Abstract: The response of our construct to oestrogen exposure in zebrafish embryos was examined using a transient expression assay. The two plasmids were injected into 1–2 cell staged zebrafish embryos, and the embryos were exposed to various oestrogens including the natural steroid oestrogen 17?-oestradiol (E2), the synthetic oestrogen 17α- ethinyloestradiol (EE2), and the relatively weak environmental oestrogen nonylphenol (NP), and GFP expression was examined in the subsequent embryos using fluorescent microscopy. There was no GFP expression detected in unexposed embryos, but specific and mosaic expression of GFP was detected in the liver, heart, somite muscle and some other tissue cells for exposures to steroid oestrogen treatments (EE2; 10?ng/L, E2; 100?ng/L, after 72?h exposures). For the NP exposures, GFP expression was observed at 10?μg NP/L after 72?h (100?μg NP/L was toxic to the fish). We also demonstrate that our construct works in medaka, another model fish test species, suggesting the transient assay is applicable for testing oestrogenic chemicals in fish generally.Our results indicate that the transient expression assay system can be used as a rapid integrated testing system for environmental oestrogens and to detect the oestrogenic target sites in developing fish embryos.
Appropriate 'housekeeping' genes for use in expression profiling the effects of environmental estrogens in fish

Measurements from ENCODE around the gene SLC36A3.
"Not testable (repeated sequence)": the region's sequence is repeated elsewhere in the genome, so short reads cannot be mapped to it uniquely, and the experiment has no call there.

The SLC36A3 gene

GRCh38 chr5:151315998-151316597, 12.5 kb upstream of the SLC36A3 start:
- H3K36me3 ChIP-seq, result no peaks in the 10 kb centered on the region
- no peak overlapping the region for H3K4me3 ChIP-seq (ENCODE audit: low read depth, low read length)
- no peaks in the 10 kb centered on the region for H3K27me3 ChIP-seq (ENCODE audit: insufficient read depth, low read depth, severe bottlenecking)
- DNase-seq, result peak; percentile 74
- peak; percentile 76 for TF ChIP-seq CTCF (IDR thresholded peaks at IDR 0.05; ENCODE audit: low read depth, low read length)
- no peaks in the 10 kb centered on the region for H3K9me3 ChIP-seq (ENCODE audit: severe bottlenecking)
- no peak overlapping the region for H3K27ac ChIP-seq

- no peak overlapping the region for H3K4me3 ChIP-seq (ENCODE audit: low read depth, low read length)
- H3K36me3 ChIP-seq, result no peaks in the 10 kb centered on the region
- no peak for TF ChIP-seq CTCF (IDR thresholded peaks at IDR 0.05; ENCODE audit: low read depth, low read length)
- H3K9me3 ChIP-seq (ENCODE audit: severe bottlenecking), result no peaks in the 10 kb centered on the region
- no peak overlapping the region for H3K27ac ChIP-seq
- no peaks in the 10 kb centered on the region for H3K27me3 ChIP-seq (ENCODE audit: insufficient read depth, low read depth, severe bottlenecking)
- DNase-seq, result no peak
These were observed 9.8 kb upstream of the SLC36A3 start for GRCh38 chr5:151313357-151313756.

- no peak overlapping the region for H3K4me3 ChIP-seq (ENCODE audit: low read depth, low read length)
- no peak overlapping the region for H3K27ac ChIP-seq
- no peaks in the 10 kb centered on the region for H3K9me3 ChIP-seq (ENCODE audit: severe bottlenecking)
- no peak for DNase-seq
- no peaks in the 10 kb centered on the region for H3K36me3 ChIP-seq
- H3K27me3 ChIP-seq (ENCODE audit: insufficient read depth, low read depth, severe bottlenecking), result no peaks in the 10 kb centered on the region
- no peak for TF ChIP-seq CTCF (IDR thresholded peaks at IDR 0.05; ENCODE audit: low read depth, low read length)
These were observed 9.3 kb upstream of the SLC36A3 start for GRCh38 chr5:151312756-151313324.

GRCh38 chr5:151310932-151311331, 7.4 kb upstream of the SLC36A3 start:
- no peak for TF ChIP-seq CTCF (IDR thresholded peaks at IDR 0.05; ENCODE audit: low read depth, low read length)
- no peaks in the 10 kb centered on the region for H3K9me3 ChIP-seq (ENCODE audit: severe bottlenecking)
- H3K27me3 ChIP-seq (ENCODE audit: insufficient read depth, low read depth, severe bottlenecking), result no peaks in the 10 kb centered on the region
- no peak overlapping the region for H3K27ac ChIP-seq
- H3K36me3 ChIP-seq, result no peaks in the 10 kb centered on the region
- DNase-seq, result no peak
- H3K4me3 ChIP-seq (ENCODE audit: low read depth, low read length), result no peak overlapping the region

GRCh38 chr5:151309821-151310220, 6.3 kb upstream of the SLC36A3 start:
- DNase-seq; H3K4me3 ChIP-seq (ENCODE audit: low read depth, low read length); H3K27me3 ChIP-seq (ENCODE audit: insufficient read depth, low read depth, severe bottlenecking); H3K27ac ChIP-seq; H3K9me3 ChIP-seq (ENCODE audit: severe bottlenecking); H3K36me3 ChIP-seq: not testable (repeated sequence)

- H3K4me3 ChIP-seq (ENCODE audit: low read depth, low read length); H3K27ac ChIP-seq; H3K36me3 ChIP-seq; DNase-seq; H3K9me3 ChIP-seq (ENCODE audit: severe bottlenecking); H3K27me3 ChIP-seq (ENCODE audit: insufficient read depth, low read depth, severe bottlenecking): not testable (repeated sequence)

Amy L Filby, Charles R Tyler
BMC Molecular Biology , 2007, DOI: 10.1186/1471-2199-8-10
Abstract: We sought to identify appropriate genes for use as internal controls in experimental treatments with estrogen by analyzing the expression of eight functionally distinct 'housekeeping' genes (18S ribosomal RNA [18S rRNA], ribosomal protein l8 [rpl8], elongation factor 1 alpha [ef1a], glucose-6-phosphate dehydrogenase [g6pd], beta actin [bactin], glyceraldehyde-3-phosphate dehydrogenase [gapdh], hypoxanthine phosphoribosyltransferase 1 [hprt1], and tata box binding protein [tbp]) following exposure to the environmental estrogen, 17α-ethinylestradiol (EE2), in the fathead minnow (Pimephales promelas). Exposure to 10 ng/L EE2 for 21 days down-regulated the expression of ef1a, g6pd, bactin and gapdh in the liver, and bactin and gapdh in the gonad. Some of these effects were gender-specific, with bactin in the liver and gapdh in the gonad down-regulated by EE2 in males only. Furthermore, when ef1a, g6pd, bactin or gapdh were used for normalization, the hepatic expression of two genes of interest, vitellogenin (vtg) and cytochrome P450 1A (cyp1a) following exposure to EE2 was overestimated.Based on the data presented, we recommend 18S rRNA, rpl8, hprt1 and/or tbp, but not ef1a, g6pd, bactin and/or gapdh, as likely appropriate internal controls in real-time PCR studies of estrogens effects in fish. Our studies show that pre-validation of control genes considering the scope and nature of the experiments to be performed, including both gender and tissue type, is critical for accurate assessments of the effects of environmental estrogens on gene expression in fish.Over the past 25 years, there has been increasing concern about the impacts of the plethora of natural and anthropogenic chemicals discharged into the aquatic environment that disrupt the endocrine system of wildlife [1]. Typically, these endocrine disrupting chemicals (EDCs) exert their actions via interactions with the nuclear steroid hormone receptors. The most well characterised, and of greatest current concern,